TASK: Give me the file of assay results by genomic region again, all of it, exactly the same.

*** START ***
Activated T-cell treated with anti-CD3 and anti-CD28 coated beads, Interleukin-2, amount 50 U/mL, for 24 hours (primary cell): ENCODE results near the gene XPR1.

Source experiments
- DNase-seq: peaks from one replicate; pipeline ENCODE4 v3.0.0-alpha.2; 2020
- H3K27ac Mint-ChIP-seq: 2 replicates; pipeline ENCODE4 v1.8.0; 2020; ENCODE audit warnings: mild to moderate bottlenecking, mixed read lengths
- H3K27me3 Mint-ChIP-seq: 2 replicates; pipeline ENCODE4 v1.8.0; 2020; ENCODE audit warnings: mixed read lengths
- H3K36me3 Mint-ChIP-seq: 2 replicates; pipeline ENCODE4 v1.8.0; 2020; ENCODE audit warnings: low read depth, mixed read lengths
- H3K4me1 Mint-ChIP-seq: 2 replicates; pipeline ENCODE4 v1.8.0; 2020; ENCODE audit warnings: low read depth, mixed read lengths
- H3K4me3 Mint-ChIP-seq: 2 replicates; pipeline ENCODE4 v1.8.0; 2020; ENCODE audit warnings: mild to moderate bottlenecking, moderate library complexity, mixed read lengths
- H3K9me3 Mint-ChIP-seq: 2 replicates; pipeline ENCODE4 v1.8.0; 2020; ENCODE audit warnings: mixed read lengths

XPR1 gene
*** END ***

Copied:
Activated T-cell treated with anti-CD3 and anti-CD28 coated beads, Interleukin-2, amount 50 U/mL, for 24 hours (primary cell): ENCODE results near the gene XPR1.

Source experiments
- DNase-seq: peaks from one replicate; pipeline ENCODE4 v3.0.0-alpha.2; 2020
- H3K27ac Mint-ChIP-seq: 2 replicates; pipeline ENCODE4 v1.8.0; 2020; ENCODE audit warnings: mild to moderate bottlenecking, mixed read lengths
- H3K27me3 Mint-ChIP-seq: 2 replicates; pipeline ENCODE4 v1.8.0; 2020; ENCODE audit warnings: mixed read lengths
- H3K36me3 Mint-ChIP-seq: 2 replicates; pipeline ENCODE4 v1.8.0; 2020; ENCODE audit warnings: low read depth, mixed read lengths
- H3K4me1 Mint-ChIP-seq: 2 replicates; pipeline ENCODE4 v1.8.0; 2020; ENCODE audit warnings: low read depth, mixed read lengths
- H3K4me3 Mint-ChIP-seq: 2 replicates; pipeline ENCODE4 v1.8.0; 2020; ENCODE audit warnings: mild to moderate bottlenecking, moderate library complexity, mixed read lengths
- H3K9me3 Mint-ChIP-seq: 2 replicates; pipeline ENCODE4 v1.8.0; 2020; ENCODE audit warnings: mixed read lengths

XPR1 gene